You may have read my post, Our Plastic Free, Zero Waste Family Home, where I summarise how we eliminate single-use plastic and waste from our lives, and are wondering “how much single-use plastic and waste does that actually translate into over a period of time?” Or perhaps you read my post,  9 Reasons We’re Keeping Our Landfill In Jars In 2016, and have been waiting for a progress update. Or, maybe you’re just really curious about how much recycling we have because of our limited access to bulk foods and other products. So given we’re six months into the year I thought now would be a great time for our family to inspect the contents of our landfill jars and find some answers to our reuse and recycling questions. I want to share this with you because I know that sometimes you just want to know what “zero waste” looks like and to know what’s possible if you were to make changes too. Plus, you might know how I can reduce our landfill further, so please share if you do.

Before we delve into the depths of my family’s waste, it might pay to read:

3 Guidelines for Successful Plastic Free and Zero Waste Living

Your Guide To Living Zero Waste Without Bulk Stores, and

Raising Zero Waste Heroes, if you haven’t already.

These articles explain our approach to reducing waste and a bit about our parenting style.

A Look In Our Jars

On the first of January each member of my family agreed to keep their landfill and plastic waste in their own jar. Last night we emptied the jars and sorted the contents for each person. I avoided saying anything to see what insights the kids had. I watched them mentally process and compare the items between the jars, and after a while I congratulated them for doing exceptionally well. They both pointed out the large pile of lolly wrappers which mostly came from friends’ birthday parties, as did a few other items. It was interesting to see them trying to remember where each item came from. The discussion then turned to which of these items might still be able to be diverted from landfill through reuse or recycling.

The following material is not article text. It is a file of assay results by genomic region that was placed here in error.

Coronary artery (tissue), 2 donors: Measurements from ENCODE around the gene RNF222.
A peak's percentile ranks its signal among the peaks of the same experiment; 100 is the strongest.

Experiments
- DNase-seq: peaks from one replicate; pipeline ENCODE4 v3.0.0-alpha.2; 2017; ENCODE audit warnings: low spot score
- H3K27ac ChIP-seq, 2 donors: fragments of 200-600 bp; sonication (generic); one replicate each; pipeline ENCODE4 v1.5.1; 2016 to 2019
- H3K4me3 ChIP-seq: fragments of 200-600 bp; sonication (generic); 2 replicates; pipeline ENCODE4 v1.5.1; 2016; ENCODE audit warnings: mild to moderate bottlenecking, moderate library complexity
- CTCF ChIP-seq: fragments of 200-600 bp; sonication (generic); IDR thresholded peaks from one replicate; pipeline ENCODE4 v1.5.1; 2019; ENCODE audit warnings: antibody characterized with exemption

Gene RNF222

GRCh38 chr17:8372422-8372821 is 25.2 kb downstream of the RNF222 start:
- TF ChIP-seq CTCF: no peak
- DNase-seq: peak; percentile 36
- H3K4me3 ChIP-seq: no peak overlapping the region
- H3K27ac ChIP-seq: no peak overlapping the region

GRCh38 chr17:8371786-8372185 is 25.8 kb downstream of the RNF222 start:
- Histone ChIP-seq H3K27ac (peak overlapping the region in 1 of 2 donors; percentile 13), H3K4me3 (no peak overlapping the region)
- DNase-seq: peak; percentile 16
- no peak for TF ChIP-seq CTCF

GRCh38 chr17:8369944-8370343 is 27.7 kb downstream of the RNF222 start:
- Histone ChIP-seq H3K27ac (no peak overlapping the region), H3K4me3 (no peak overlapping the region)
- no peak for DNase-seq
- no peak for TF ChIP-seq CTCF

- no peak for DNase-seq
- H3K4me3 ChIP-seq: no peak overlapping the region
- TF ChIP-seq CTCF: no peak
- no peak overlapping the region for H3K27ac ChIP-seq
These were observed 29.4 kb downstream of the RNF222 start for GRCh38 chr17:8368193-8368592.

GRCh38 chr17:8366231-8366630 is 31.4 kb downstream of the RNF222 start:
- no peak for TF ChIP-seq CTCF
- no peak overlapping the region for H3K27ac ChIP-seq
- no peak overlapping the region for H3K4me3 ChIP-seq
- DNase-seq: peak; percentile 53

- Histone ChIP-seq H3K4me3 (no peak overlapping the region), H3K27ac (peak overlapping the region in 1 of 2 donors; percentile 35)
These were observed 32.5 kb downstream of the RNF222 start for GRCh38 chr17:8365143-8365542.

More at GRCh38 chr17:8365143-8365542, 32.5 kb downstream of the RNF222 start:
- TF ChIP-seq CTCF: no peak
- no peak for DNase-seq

Six months of plastic and waste from Tammy and Shannon's jars
Six months of plastic and waste from Tammy and Shannon’s jars.
Six months of plastic and waste from Ainsley (5y.o) and Alby's (7y.o) jars.
Six months of plastic and waste from Ainsley (5y.o) and Alby’s (7y.o.) jars.
Receipts, plastic windows and stickers from the food shopping for the whole family.
Unavoidable thermal receipts, plastic windows, and stickers from food shopping for the family. Also included, the waste from dog worm and flea treatments. Not show are the dog and chicken feed bags which can be recycled at REDCycle.

Let’s go through the items I think we can divert from landfill:

Toothpaste tubes: I know we could avoid the tube by making our own toothpaste but we have decided not to do this at this stage. I will ensure our toothpaste tubes go to the Terracycle Oral Care Recycling Program.

Australia Post Parcel bag: I forgot to ask for other packaging, so now that I have this I will utilise the Mailing Satchel Recycling Program.

Light globe: I think this can go to the Morwell or Wonthaggi Transfer Stations.

Cereal box liners, silver biscuit bags, confectionary packets, pasta box windows, pet food bags: I will drop these off at a REDCycle location when I head toward Melbourne. There are no REDCycle locations in Gippsland.  Check this list to see what other soft plastics are recyclable (remembering that this is a last resort).